Staying Home Binge Reading

Extraordinary times call for extraordinary measures, and I’m glad to do my social duty to stay home and binge read.

Since the beginning of the year, I’ve been reading mysteries from various countries. From the UK, Julian Symons’s The Colour of Murder, Agatha Christie’s Death on the Nile, Jacqueline Winspear’s Maisie Dobbs, and Alex Michaelides’s The Silent Patient, to the US, John Grisham’s Camino Island, and my first Mary Higgins Clark All by Myself, Alone, which reads like an American version of Death on the Nile. And now getting through Patricia Highsmith’s Edith’s Diary, which is a sort of psycho-mystery.

But thanks to Japanese Literature Challenge 13 over at Bellezza’s, I’m introduced to Japanese mysteries. I started with Akutagawa Ryūnosuke’s (芥川 龍之介) classic short stories “Rashomon” and “In A Grove”, posted here. After that, I’ve been intrigued by the novels written by the prolific Keigo Higashino (東野圭吾). Beginning with Malice, I’ve since binge read five of his mysteries.

There are ten books in the Detective Kaga series but only two have been translated into English: Malice and Newcomer, which I’ve reviewed in a previous post.

From the Detective Galileo series, there are 8 books from which three have been translated, The Devotion of Suspect X, Salvation of a Saint, and A Midsummer’s Equation. I devoured these in the past few weeks. Not everyone of them is a 4-Ripple rating, but this one definitely deserves it.

The Devotion of Suspect X

 

The Devotion of Suspect X book cover


(Winner of the 2005 Naoki Prize for Best Novel in Japan, and also winner of both the Edogawa Rampo Prize and the Mystery Writers of Japan Prize for Best Mystery. The English translation was nominated for an Edgar Award in 2012.)

From the start, the reader is eyewitness to a murder. We know who committed the crime, the murder weapon, the motive, and the actual scene. It happens in the home of single mother Yasuko and daughter Misato. The victim is Yasuko’s ex-husband, a menace in her life. A neighbour, Ishigami, is in his adjacent apartment unit at the time. What follows is a cat-and-mouse chase––in Higashino’s leisurely pace––of the police and the suspect and possible accomplice.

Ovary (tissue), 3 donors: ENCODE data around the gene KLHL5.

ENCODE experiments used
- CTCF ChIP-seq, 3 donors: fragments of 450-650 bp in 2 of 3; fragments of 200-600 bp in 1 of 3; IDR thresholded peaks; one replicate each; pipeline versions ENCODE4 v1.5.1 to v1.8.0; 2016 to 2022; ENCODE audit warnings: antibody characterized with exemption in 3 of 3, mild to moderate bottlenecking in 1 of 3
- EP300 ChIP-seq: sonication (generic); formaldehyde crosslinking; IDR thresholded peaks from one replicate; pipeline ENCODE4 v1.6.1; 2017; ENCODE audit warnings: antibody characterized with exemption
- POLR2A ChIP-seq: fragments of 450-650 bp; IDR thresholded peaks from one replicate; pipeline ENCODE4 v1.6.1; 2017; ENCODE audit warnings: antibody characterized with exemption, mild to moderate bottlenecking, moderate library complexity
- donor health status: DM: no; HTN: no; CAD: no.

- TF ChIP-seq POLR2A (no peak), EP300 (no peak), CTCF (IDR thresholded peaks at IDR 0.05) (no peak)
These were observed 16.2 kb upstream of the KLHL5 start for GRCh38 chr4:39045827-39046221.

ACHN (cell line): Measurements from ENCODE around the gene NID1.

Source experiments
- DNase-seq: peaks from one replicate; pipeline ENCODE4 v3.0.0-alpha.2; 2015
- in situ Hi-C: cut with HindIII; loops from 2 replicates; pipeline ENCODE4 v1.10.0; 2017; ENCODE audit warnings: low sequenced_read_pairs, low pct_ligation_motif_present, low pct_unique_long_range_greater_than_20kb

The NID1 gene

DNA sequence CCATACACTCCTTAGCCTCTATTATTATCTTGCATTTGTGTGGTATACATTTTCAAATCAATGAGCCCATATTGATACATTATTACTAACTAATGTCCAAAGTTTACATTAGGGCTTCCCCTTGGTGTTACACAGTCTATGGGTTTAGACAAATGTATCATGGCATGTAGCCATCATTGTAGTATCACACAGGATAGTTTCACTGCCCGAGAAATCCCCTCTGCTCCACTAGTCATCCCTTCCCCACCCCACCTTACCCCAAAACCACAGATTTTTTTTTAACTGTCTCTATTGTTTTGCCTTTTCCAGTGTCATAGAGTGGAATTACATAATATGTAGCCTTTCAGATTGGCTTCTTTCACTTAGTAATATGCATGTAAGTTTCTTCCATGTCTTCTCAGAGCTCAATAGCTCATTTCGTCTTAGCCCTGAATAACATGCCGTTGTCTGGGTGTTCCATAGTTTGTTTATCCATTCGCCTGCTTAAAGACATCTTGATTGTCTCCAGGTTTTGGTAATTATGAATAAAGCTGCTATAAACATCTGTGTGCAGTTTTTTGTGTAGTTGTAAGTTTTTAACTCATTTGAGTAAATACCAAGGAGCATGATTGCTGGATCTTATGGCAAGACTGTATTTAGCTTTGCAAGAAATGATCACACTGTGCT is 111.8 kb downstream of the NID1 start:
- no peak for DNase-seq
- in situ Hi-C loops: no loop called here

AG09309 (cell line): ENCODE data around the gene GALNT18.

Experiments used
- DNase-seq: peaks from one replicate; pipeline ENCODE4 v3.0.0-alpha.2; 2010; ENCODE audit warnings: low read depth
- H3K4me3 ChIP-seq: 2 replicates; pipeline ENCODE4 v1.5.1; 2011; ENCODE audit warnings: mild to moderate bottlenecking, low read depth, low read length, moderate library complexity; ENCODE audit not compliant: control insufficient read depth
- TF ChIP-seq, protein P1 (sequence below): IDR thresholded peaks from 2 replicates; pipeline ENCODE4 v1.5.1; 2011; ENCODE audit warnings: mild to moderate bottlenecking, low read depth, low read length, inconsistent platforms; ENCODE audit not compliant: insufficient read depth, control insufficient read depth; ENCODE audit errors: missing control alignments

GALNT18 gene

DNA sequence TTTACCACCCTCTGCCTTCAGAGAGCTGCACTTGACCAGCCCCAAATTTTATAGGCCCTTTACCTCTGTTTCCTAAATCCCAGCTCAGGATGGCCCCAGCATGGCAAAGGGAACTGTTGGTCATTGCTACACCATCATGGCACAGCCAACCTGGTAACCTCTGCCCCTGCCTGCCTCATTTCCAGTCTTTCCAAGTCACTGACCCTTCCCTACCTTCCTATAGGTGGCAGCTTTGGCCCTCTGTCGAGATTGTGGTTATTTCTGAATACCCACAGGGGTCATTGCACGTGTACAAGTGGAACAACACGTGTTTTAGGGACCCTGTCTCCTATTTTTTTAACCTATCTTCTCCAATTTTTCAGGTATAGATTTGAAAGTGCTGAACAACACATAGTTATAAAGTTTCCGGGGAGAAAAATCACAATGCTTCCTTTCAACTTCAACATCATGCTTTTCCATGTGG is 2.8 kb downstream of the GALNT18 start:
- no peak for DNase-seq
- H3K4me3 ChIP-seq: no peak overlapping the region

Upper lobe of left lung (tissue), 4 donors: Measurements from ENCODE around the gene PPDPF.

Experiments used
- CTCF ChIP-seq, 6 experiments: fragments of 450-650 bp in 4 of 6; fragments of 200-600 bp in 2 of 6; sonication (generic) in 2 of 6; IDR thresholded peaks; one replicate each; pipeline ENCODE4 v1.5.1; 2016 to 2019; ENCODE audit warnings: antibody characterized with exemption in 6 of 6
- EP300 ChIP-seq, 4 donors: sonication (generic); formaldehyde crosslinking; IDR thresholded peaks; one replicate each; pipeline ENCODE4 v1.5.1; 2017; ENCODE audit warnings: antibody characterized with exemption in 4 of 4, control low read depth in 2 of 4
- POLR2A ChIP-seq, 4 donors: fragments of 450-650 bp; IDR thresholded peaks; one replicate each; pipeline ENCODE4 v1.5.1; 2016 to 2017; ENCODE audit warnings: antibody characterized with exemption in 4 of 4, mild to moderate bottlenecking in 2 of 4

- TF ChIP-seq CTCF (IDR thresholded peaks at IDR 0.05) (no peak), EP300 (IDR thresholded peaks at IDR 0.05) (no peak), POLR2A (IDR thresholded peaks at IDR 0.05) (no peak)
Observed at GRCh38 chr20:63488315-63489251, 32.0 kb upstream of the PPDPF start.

Detective Galileo is the nickname the Tokyo Police Department had given Manabu Yukawa, Assistant Professor of Physics at Imperial University. Yukawa is a college friend of Detective Kusanagi and someone whom Kusanagi seeks when he needs to bounce off ideas or just shoot the breeze, an actual phrase from the English translation, curious to know the original Japanese idiom.

Higashino’s novels are like bookish tourism. His story, characters and settings make movie images in my mind of what everyday Japanese life is like. Here in this case, the murder weapon is the electrical cord from a kotatsu. What’s a kotatsu? I wondered, so was happy to divert to some Googling on that. Do go and find out if you’re interested. Lively pictures I did find and a new discovery of a common item in a Japanese home.

Back to the book. The physics professor Yukawa is logical. He analyses and deducts with a clear mind. Funny that the real detective, his friend Kusanagi is often driven by presumptions and impulses. The two make an odd couple in this series. However, it’s in the suspect Ishigami, a high school math teacher, that Yukawa finds his match. From the case, Yukawa reunites with his university classmate Ishigami whom he has not seen since graduation. Yukawa remembers him as a rare genius, someone whom he respects with heartfelt affinity.

When an amateur attempts to conceal something, the more complex he makes his camouflage, the deeper the grave he digs for himself.  But not so a genius.  The genius does something far simpler, yet something no normal person would even dream of, the last thing a normal person would think of doing.  And from this simplicity, immense complexity is created.

It’s Yukawa, the physics professor who finally figures out the mind of the genius, a conjecture he’d wish wasn’t true, for pathos can overwhelm a rational mind. And that’s a parallel to depict Ishigami. For him, something rare had sprouted within: when love and devotion are factored into an equation, it could lead to the most extraordinary scenario.

With an intriguing plot and unexpected development in the final revealing, Higashino captures the emotions and humanity of his characters in a way that’s nothing short of profound. The story idea Higashino has created here is most unique and original, just reflects the ingenuity of the mind of the writer.

 

~ ~ ~ ~ Ripples

 

JLC13

 

The Devotion of Suspect X by Keigo Higashino, Translated by Alexander O. Smith with Elye J. Alexander. Minotaur Books, New York, 2011. 298 pages